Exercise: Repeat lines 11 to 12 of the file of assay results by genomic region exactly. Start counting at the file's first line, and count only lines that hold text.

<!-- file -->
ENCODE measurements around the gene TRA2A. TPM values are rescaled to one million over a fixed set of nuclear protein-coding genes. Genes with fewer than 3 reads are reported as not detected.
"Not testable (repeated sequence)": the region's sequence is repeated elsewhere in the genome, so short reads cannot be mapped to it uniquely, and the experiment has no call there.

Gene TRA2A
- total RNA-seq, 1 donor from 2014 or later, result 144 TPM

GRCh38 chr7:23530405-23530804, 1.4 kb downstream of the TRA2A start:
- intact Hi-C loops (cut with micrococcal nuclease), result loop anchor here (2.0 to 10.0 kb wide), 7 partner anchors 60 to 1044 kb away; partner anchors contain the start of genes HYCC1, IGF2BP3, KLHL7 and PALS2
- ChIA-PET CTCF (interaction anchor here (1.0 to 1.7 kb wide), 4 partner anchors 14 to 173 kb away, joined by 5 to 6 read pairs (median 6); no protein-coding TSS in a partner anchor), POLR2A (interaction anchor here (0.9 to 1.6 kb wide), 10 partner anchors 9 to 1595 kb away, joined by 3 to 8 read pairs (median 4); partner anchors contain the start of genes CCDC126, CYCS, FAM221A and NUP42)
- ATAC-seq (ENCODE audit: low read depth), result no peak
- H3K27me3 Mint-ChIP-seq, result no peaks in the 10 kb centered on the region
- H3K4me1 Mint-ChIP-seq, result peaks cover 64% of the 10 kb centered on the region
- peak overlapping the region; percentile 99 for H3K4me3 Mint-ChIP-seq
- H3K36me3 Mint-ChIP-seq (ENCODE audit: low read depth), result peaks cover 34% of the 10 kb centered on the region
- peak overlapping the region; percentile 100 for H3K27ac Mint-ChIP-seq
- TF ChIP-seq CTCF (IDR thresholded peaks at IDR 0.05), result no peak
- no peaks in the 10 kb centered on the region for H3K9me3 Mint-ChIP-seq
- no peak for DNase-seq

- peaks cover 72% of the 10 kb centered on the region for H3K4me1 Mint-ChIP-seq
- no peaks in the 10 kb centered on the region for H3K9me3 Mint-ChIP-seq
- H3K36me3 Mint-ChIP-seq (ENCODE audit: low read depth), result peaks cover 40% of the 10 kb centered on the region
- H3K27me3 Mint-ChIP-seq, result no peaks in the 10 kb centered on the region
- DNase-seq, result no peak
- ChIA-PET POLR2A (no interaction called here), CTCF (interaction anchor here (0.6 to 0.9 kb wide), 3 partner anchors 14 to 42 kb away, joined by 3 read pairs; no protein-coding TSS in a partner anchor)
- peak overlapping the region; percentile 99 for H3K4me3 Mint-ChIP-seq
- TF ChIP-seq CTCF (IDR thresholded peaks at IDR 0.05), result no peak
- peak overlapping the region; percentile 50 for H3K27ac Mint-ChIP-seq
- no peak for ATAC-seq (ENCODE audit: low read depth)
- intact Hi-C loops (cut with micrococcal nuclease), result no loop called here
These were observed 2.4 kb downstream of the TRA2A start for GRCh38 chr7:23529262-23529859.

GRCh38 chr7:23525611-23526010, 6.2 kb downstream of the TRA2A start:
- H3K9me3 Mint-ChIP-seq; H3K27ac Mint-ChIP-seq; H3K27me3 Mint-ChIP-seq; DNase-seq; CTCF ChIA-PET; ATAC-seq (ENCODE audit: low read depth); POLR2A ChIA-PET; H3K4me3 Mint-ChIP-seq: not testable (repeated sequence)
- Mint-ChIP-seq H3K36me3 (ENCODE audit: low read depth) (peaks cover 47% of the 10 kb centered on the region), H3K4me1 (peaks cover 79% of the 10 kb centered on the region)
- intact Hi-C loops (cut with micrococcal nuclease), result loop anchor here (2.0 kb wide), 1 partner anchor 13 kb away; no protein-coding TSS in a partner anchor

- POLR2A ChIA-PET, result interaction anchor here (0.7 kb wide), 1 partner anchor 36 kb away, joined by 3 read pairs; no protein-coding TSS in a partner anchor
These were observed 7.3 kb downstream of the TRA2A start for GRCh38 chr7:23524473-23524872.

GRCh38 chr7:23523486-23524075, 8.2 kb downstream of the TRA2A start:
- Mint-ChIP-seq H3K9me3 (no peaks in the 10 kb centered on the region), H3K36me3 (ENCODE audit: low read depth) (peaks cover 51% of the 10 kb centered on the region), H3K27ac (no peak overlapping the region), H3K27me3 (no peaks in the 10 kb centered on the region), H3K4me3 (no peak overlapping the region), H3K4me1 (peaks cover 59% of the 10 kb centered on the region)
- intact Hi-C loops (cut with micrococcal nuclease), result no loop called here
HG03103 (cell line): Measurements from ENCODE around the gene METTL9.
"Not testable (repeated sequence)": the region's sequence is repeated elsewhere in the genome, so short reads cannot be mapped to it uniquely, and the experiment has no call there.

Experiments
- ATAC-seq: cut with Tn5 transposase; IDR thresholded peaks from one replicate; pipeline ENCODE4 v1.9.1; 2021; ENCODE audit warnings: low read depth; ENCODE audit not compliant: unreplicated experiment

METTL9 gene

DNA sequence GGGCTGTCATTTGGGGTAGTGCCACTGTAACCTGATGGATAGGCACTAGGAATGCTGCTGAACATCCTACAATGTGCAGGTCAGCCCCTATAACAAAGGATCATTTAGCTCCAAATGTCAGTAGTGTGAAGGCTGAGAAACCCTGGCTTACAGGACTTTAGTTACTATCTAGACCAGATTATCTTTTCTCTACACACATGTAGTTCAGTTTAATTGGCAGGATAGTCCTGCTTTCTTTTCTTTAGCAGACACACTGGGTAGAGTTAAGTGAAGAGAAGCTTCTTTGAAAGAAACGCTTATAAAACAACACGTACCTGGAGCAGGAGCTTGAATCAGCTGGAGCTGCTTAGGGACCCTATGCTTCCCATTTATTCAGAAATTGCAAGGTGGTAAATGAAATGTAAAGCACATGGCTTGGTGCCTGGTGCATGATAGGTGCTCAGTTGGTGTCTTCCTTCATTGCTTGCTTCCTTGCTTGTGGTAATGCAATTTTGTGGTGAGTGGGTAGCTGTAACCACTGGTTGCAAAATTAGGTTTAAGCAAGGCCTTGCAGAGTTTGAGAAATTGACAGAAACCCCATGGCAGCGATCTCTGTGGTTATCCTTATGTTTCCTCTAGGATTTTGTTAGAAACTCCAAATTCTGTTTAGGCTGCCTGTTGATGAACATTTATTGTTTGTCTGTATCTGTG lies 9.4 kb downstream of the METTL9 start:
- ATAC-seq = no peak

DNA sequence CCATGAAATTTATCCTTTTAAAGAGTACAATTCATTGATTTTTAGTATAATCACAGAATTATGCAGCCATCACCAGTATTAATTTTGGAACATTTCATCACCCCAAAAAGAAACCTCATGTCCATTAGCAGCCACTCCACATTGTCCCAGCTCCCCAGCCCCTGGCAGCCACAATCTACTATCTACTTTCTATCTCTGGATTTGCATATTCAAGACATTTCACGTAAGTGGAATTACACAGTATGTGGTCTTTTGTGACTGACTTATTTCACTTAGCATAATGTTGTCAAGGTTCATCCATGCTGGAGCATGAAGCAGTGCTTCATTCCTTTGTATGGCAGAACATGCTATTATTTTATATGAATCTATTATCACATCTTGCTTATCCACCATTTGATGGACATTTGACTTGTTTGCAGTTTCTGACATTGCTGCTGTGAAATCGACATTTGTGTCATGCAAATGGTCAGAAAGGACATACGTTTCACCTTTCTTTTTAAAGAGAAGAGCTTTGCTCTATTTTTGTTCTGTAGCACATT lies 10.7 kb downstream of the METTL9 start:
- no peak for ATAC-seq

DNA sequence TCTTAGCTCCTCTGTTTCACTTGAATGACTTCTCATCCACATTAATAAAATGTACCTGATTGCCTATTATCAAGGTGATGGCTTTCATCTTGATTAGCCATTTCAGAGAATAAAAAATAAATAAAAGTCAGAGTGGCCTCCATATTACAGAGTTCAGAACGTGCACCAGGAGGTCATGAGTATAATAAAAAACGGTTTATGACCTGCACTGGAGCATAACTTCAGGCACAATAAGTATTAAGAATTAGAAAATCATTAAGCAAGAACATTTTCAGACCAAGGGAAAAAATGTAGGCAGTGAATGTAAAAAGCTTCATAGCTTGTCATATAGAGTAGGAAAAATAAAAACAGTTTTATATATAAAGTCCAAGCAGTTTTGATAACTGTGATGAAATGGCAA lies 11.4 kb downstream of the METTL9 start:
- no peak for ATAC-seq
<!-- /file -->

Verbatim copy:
- peak overlapping the region; percentile 99 for H3K4me3 Mint-ChIP-seq
- H3K36me3 Mint-ChIP-seq (ENCODE audit: low read depth), result peaks cover 34% of the 10 kb centered on the region